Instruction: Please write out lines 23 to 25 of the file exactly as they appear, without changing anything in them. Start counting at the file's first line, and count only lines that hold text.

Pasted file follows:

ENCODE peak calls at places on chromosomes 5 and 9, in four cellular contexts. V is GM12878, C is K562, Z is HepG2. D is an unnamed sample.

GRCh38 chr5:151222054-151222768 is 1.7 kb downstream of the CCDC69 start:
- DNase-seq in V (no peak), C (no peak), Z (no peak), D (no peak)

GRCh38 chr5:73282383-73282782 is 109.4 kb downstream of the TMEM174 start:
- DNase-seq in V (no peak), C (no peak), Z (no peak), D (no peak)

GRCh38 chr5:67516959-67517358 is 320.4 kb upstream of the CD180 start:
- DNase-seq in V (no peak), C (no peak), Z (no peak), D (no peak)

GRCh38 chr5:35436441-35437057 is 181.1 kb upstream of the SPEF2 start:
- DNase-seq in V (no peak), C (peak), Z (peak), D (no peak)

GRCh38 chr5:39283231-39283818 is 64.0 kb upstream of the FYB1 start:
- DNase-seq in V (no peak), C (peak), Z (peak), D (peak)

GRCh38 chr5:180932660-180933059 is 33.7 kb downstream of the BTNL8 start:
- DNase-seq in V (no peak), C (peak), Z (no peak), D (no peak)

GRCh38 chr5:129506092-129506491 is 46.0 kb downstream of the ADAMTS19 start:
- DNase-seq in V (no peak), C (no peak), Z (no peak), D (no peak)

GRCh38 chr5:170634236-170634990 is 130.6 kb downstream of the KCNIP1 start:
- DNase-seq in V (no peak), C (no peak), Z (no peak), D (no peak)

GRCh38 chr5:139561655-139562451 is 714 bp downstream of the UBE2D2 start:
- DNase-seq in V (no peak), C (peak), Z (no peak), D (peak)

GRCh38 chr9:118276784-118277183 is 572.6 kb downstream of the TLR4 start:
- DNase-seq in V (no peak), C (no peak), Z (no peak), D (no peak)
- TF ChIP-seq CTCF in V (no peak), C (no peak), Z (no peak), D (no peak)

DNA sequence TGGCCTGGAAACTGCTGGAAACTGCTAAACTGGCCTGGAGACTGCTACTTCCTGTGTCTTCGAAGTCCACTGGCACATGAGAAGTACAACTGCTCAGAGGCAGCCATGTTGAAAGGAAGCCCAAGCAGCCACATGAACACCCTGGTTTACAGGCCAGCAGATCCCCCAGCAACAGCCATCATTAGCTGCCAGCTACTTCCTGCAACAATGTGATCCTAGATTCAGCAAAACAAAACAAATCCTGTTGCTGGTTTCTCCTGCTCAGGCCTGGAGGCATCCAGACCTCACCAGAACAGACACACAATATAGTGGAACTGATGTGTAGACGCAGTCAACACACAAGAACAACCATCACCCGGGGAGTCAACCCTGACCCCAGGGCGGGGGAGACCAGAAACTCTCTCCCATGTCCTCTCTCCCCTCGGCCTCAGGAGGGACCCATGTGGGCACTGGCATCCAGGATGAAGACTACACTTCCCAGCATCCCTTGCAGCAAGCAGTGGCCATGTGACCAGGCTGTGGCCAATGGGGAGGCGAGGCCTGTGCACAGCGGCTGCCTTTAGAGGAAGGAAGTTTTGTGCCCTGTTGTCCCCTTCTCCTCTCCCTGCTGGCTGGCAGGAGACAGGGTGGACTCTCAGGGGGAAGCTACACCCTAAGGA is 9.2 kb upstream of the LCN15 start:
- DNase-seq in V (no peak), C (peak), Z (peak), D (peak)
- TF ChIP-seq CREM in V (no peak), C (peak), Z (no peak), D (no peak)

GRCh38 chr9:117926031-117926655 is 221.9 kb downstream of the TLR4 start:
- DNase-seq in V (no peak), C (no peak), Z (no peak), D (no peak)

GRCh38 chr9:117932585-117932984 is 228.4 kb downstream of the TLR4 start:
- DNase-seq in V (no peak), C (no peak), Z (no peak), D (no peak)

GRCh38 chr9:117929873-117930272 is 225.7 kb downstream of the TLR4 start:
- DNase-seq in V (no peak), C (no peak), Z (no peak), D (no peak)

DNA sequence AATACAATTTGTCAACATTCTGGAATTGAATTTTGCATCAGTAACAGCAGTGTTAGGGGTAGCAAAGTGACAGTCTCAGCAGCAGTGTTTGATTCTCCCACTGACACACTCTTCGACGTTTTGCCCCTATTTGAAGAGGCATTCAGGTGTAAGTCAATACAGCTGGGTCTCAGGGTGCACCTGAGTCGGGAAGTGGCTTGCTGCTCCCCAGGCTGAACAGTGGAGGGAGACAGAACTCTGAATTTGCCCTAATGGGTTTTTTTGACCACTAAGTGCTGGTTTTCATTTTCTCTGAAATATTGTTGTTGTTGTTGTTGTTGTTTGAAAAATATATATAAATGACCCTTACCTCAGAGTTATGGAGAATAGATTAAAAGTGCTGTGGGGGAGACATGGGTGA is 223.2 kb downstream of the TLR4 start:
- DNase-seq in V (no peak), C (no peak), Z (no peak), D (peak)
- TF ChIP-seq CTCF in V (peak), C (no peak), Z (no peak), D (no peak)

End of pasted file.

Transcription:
DNA sequence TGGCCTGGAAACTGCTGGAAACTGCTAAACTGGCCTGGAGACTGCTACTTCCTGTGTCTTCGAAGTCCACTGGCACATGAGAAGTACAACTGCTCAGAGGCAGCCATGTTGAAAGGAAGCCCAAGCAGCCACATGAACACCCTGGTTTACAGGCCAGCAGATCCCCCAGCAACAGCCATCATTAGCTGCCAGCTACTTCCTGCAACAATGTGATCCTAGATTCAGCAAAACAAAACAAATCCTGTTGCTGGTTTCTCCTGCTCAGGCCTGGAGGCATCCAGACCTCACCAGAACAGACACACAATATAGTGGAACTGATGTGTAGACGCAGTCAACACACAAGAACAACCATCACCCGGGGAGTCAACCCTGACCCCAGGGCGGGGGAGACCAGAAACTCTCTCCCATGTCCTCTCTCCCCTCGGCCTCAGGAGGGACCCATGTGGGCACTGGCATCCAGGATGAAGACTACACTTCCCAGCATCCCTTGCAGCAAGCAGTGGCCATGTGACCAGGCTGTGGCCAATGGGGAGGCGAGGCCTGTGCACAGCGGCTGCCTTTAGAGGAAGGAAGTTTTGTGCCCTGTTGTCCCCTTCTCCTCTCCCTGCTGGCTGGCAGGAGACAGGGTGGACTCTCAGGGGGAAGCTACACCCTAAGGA is 9.2 kb upstream of the LCN15 start:
- DNase-seq in V (no peak), C (peak), Z (peak), D (peak)
- TF ChIP-seq CREM in V (no peak), C (peak), Z (no peak), D (no peak)